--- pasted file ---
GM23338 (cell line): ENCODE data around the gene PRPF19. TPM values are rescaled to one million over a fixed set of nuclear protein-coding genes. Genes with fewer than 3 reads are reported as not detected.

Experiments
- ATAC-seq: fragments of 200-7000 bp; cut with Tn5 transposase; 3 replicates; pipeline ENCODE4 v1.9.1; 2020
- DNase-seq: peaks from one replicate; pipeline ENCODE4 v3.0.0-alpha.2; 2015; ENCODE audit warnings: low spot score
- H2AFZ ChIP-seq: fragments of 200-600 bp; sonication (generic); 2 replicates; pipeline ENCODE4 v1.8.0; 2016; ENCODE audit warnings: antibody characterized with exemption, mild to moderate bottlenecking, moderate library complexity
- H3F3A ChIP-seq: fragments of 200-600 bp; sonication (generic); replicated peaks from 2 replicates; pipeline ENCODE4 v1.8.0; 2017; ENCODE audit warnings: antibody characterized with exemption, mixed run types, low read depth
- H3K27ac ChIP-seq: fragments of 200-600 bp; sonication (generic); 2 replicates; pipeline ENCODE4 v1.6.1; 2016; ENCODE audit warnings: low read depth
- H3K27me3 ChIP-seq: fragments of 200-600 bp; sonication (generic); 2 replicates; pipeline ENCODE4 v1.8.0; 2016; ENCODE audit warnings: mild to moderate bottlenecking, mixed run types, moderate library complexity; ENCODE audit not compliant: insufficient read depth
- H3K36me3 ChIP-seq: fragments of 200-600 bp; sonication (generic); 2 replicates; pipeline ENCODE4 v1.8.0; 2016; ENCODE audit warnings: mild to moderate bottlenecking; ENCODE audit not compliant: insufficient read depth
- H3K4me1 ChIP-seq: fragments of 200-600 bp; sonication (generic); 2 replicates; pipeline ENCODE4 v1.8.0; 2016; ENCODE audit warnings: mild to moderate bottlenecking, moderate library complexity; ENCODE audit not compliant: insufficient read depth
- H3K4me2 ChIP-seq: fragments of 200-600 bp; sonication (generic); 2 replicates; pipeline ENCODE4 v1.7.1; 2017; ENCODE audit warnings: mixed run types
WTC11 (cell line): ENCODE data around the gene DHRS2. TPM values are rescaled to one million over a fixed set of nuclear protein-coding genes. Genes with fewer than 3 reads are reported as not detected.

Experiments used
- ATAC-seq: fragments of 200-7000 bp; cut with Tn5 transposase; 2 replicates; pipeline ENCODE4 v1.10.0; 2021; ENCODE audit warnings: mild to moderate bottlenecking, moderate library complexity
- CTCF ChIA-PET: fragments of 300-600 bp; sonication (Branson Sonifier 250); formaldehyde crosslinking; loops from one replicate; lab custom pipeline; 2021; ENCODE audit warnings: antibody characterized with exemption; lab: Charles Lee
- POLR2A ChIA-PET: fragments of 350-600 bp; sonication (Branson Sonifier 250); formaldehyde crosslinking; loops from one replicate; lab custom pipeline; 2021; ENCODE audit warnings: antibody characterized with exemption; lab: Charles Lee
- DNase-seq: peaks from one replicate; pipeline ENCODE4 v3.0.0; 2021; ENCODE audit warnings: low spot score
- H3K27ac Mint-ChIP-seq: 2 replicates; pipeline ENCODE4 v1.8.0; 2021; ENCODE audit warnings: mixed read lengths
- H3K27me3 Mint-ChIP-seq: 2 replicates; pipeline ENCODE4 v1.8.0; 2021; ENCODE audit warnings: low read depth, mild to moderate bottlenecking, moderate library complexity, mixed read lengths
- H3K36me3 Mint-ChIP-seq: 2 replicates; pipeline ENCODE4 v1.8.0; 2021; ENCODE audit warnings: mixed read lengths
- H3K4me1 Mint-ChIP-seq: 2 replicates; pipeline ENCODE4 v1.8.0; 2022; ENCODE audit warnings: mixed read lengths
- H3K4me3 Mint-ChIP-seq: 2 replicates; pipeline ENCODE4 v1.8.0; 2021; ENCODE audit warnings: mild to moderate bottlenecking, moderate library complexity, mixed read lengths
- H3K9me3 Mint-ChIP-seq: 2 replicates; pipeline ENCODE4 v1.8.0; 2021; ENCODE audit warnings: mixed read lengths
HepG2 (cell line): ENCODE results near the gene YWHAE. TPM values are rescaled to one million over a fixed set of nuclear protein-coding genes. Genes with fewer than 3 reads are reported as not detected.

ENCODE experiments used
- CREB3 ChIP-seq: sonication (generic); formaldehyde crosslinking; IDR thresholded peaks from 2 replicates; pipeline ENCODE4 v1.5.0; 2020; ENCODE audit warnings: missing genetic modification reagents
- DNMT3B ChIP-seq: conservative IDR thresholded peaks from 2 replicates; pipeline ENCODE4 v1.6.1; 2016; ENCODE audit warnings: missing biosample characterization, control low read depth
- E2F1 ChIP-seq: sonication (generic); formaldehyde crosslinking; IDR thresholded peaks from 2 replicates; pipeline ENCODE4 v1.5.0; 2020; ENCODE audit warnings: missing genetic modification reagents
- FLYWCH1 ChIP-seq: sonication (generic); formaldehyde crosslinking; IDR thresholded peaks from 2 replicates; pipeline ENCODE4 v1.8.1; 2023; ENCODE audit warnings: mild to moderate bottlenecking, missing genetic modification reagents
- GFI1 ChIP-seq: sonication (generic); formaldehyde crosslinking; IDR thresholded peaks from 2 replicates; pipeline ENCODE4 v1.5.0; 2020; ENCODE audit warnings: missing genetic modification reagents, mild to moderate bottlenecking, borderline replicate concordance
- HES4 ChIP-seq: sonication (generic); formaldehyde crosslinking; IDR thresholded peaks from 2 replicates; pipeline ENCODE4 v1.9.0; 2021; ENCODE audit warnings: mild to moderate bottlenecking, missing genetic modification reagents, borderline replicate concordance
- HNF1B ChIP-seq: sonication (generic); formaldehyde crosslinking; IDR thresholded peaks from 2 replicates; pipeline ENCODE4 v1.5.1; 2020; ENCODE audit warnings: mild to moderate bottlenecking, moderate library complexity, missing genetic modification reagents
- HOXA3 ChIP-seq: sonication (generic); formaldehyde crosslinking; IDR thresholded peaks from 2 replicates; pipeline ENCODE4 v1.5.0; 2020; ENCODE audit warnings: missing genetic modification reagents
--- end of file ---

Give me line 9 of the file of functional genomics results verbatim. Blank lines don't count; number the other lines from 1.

- H3K36me3 ChIP-seq: fragments of 200-600 bp; sonication (generic); 2 replicates; pipeline ENCODE4 v1.8.0; 2016; ENCODE audit warnings: mild to moderate bottlenecking; ENCODE audit not compliant: insufficient read depth